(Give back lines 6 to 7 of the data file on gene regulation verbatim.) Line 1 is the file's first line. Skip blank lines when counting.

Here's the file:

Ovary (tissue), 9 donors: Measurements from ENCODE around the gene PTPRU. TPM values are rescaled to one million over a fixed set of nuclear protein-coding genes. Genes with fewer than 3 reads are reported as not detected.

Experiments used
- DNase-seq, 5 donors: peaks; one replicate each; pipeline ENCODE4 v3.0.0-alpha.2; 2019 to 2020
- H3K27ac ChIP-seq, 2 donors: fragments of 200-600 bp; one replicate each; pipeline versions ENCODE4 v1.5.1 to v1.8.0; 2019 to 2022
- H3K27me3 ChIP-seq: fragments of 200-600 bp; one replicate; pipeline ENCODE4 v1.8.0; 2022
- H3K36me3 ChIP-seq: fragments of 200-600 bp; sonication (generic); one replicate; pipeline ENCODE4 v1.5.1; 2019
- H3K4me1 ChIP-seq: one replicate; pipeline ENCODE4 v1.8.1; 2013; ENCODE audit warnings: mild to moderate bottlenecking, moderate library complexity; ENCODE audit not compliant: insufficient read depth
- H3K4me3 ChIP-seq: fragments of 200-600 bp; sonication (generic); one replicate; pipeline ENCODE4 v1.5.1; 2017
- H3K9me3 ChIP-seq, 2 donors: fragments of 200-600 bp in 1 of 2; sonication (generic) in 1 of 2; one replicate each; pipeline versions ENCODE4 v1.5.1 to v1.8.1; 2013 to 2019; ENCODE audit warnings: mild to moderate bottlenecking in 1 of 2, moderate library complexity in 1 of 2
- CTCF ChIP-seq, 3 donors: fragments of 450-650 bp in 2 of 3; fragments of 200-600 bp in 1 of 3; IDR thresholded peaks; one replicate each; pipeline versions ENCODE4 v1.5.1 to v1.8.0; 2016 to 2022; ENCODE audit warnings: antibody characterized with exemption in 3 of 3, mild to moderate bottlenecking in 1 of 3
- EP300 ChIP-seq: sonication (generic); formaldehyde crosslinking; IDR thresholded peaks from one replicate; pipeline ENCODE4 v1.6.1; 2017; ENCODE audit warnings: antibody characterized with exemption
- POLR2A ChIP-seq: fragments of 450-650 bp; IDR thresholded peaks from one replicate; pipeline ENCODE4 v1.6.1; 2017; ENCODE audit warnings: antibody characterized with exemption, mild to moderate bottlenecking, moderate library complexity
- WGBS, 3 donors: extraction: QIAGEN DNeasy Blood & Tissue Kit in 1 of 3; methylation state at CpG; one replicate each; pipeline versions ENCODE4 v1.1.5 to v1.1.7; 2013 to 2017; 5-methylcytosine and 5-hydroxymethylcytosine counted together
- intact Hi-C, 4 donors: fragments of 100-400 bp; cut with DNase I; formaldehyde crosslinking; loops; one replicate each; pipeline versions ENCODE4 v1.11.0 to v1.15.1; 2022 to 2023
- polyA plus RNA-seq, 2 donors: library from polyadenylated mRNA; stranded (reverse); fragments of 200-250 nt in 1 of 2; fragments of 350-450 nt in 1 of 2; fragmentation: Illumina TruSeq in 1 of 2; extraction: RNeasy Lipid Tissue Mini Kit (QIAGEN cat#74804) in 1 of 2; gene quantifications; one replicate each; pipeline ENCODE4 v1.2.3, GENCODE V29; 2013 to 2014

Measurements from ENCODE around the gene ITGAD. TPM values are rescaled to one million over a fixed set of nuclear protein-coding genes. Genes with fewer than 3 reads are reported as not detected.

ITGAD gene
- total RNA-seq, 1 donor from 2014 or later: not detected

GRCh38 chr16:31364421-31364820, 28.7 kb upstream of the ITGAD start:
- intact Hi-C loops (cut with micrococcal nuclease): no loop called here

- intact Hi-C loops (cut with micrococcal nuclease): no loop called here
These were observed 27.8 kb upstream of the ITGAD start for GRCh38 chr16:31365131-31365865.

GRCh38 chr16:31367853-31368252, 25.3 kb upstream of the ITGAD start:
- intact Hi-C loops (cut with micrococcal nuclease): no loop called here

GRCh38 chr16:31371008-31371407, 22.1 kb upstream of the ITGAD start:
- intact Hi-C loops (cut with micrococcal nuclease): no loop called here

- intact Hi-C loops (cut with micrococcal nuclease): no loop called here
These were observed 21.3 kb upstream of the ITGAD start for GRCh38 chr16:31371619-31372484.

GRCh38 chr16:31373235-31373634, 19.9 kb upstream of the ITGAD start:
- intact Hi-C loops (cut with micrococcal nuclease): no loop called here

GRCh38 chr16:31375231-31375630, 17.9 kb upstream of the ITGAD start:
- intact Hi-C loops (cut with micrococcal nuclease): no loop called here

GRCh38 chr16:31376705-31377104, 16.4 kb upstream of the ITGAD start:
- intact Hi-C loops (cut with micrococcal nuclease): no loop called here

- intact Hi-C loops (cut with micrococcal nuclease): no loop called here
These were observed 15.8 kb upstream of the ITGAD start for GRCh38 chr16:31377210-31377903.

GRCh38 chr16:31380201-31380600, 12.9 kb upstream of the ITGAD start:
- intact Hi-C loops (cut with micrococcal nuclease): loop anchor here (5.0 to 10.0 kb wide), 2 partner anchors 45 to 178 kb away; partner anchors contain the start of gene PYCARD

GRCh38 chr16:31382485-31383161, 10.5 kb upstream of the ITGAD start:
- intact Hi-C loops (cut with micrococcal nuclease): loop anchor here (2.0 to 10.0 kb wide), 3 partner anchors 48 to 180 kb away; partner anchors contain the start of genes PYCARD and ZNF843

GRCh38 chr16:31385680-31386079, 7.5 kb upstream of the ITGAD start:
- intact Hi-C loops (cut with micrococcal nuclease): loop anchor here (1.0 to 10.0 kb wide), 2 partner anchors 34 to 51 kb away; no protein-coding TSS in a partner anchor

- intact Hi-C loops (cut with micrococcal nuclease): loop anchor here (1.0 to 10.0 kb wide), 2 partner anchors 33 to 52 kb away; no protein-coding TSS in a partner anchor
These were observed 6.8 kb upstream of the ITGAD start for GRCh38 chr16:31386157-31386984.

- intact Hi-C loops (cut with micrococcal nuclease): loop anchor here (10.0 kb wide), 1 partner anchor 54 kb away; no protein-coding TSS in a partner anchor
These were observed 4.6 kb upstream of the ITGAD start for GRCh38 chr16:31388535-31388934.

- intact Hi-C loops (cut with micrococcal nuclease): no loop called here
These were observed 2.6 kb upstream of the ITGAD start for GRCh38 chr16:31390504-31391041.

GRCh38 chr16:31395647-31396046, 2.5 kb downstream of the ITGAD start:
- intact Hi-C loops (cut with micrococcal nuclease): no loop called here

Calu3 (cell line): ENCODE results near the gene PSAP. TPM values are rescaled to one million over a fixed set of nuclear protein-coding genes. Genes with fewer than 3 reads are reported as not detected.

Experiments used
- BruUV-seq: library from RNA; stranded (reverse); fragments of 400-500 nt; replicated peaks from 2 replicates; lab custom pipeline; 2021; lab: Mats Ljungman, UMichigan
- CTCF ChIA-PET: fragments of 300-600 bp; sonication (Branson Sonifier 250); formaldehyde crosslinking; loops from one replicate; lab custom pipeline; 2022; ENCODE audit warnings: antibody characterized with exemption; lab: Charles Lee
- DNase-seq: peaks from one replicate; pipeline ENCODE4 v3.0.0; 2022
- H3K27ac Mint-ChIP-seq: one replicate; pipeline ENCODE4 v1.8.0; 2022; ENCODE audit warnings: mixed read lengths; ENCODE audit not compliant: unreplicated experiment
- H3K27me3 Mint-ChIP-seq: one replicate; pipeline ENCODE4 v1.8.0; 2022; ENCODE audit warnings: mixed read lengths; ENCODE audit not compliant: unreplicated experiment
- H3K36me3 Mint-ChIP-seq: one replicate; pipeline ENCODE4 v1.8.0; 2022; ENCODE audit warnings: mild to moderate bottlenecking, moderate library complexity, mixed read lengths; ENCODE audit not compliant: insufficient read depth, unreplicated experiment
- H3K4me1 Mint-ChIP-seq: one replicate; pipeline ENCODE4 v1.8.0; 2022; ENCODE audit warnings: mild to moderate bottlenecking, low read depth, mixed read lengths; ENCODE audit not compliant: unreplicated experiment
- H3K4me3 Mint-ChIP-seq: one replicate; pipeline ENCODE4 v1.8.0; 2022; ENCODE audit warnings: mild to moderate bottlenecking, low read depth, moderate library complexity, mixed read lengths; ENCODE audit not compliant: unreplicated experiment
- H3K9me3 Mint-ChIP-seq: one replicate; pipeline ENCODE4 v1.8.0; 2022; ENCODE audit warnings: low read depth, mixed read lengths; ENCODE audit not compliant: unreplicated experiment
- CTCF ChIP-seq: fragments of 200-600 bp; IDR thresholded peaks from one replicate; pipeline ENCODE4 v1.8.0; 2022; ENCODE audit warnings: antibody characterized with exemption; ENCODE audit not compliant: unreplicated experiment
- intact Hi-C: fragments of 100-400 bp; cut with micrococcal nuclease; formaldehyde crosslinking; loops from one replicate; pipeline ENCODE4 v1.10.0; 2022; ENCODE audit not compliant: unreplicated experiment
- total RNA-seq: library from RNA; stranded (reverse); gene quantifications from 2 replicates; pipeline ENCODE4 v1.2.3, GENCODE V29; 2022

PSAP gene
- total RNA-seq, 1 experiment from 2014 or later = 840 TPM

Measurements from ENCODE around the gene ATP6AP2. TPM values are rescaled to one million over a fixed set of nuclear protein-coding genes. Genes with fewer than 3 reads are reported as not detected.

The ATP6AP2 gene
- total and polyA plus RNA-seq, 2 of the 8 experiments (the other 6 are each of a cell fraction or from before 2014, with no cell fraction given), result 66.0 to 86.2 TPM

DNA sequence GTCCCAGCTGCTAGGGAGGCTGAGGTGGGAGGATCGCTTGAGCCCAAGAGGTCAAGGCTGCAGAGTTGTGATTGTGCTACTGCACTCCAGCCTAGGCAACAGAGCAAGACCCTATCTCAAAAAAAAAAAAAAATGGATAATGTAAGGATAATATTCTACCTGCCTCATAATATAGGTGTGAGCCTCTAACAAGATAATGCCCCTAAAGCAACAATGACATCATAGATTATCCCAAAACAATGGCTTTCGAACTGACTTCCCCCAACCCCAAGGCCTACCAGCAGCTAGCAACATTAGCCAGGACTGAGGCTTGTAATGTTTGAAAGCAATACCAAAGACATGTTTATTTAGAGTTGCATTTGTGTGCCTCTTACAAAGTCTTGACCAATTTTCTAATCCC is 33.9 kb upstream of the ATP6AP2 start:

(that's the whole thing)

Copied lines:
- H3K36me3 ChIP-seq: fragments of 200-600 bp; sonication (generic); one replicate; pipeline ENCODE4 v1.5.1; 2019
- H3K4me1 ChIP-seq: one replicate; pipeline ENCODE4 v1.8.1; 2013; ENCODE audit warnings: mild to moderate bottlenecking, moderate library complexity; ENCODE audit not compliant: insufficient read depth